Monday, November 28, 2016

Nosh 42: 'Aquarius,' 'Fantastic Beasts' & More

By David Elliott

Flix Nosh is a personal movie menu, served fresh each Friday.

APPETIZER: Reviews of Aquarius and Fantastic Beasts …
I’ve never seen a Brazilian movie that didn’t hold my interest, at least sensually. It’s true even in lesser films, and Aquarius is not lesser. Sonia Braga, 40 years after achieving sex-bomb fame in Dona Flor and Her Two Husbands, dominates beautifully. She plays her age (65 during filming), her face drawn, her body spare, but she still has the Brazilian sizzle, the erotically charged voltage of life.

Braga is Clara, retired music critic, widow, survivor of breast cancer, yet still basking in her great LP collection, still ready to dance among the young. She adores not only her family but her old (1940s era?) apartment on Avenida Boa Viagem (Good Voyage), which faces the sea in Recife. Brazil’s national motto is Ordem e Progresso (Order and Progress), and “progress” nails a cruel order on Clara’s door – a kind of spiritual eviction notice.

A big-bucks developer is buying out residents, to erect another generic, high-rise condo phallus. Clara refuses the offer, wants to keep her beloved nest of memories, and soon hates the young, U.S.-trained real estate heir with his “shit-eating grin.” His money is insulting, and Clara won’t budge. Her tactics are agile, almost a Balanchine ballet of controlled rage.

Early this year I relished Kleber Mendonca Jr.’s Neighboring Sounds, a more meditative view of urban change (see Nosh 3, by scrolling below). Aquarius is a splendid confirmation that he is a top-deck talent. Remember how the intimate talks of Sally Field and Ron Leibman put a smart heart into the protest drama Norma Rae? Mendonca, a former journalist with a great eye, can do that. And also achieve terrific family scenes, subtle politics and suspense chills. He makes Clara’s mostly emptied structure as richly present as Hitchcock’s set-built, urban hive in Rear Window. He does this without laying on much rhetoric, and never makes Clara into a saint. She’s too humanly complicated for that.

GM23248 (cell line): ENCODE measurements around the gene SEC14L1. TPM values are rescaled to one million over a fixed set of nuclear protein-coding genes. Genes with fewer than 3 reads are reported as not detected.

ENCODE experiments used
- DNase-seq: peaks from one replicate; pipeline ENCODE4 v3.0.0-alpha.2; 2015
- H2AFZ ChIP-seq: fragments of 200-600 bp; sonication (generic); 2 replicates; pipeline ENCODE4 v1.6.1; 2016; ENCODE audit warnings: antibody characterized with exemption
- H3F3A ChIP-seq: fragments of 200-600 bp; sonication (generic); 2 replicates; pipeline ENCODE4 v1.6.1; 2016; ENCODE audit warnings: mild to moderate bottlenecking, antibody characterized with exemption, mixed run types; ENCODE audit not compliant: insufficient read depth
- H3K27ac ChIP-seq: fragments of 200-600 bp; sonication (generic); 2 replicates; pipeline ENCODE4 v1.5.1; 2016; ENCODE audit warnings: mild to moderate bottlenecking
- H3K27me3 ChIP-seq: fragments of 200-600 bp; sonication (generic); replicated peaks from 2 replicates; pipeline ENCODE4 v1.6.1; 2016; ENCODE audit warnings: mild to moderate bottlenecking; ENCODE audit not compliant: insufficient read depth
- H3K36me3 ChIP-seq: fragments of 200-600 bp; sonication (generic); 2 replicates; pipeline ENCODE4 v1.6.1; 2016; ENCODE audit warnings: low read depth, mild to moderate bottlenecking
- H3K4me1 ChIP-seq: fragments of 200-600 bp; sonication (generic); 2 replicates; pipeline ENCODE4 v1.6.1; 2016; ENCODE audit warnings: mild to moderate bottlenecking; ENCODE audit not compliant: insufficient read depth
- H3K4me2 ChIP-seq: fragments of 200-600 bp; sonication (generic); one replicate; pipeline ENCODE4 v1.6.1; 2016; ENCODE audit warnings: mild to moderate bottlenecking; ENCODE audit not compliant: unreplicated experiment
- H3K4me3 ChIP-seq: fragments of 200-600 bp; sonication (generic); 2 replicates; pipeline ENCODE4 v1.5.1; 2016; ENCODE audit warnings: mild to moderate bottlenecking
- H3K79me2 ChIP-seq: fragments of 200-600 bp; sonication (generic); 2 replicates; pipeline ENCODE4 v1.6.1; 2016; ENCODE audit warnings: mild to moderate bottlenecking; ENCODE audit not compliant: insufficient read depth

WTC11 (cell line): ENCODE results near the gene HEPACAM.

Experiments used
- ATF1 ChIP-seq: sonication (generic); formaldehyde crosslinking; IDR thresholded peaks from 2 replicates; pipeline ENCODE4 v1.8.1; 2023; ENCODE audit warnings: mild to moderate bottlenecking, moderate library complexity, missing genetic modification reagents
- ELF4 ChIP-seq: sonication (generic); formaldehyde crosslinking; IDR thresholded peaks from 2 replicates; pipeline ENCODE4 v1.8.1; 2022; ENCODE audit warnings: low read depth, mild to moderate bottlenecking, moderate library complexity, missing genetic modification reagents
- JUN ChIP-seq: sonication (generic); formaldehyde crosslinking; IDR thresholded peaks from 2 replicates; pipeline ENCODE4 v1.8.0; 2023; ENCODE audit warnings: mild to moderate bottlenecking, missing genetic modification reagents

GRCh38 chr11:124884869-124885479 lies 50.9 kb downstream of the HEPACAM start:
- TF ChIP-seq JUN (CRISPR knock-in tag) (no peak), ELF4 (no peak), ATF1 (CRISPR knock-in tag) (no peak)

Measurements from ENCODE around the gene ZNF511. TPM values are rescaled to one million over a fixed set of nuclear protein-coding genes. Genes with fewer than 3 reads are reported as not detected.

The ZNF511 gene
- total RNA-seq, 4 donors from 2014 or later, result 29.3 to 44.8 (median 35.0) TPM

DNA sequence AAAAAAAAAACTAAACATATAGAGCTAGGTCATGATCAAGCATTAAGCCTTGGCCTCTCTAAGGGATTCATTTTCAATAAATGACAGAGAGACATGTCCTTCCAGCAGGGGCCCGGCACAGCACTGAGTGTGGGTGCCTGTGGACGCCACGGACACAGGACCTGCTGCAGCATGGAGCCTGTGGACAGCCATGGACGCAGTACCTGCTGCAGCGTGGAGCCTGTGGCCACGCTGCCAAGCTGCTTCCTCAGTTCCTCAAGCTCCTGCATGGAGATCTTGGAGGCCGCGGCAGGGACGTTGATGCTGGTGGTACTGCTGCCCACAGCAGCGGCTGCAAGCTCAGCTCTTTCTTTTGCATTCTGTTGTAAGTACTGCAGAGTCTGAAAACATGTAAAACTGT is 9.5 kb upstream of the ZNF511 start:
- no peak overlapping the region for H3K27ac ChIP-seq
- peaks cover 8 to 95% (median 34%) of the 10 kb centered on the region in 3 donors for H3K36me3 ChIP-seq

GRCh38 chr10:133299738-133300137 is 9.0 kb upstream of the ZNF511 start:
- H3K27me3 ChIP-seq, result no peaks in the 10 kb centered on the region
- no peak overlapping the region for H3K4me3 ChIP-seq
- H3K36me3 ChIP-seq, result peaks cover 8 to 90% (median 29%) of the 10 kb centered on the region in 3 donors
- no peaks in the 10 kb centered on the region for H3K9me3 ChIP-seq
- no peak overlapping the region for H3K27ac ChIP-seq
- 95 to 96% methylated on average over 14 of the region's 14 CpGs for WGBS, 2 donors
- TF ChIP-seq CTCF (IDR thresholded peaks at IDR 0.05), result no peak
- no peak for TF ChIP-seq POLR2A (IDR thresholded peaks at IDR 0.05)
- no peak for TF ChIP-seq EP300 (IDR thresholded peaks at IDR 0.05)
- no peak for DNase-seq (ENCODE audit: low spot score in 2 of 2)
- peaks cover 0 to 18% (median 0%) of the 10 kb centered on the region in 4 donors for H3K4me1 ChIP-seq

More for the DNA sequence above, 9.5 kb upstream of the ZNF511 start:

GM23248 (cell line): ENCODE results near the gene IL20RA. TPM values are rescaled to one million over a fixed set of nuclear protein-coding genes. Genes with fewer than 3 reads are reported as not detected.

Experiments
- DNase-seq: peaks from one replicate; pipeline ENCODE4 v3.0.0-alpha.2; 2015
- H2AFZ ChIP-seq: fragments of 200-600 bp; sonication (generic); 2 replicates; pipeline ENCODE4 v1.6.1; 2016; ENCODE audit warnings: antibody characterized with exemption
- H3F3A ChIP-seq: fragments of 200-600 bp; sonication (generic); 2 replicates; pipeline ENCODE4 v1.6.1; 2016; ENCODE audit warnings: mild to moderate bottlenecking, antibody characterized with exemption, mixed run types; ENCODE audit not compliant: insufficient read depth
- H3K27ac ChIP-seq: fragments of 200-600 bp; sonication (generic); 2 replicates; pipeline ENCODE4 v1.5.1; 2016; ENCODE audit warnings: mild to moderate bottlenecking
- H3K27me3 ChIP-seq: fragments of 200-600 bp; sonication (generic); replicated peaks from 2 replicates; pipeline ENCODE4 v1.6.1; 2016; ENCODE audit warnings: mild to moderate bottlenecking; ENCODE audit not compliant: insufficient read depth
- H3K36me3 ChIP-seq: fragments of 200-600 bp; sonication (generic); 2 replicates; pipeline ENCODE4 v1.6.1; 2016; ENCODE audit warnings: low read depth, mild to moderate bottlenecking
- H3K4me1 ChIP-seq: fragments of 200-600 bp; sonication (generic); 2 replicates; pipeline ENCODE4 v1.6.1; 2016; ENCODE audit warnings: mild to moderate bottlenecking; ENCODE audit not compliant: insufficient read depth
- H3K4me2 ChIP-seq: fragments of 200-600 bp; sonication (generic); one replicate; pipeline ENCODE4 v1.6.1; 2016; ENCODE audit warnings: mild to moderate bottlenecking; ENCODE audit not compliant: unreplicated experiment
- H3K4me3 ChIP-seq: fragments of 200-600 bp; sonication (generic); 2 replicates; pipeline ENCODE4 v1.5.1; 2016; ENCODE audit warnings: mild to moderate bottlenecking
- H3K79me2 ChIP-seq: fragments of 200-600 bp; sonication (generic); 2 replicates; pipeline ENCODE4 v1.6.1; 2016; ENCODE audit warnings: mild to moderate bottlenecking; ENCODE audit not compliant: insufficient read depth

Old Hitch, though daring, could never show feces, or mastectomy scars, or explicit sex (Clara’s retaliation to an invasive orgy by party animals is memorable). Aquarius is a spiced, bubbling soup of a movie, yet with some very subtle flavors. Braga’s career-capper role is supported by aces: Zoraida Coleto as a housekeeper, Irandhir Santos as a lifeguard, Thala Perez as an inspiring aunt. “We” have just elected our first landlord President, who might try to condo the Constitution. In the long, worried months ahead, a lot of us will need to find our inner Clara.

Fantastic Beasts and Where to Find Them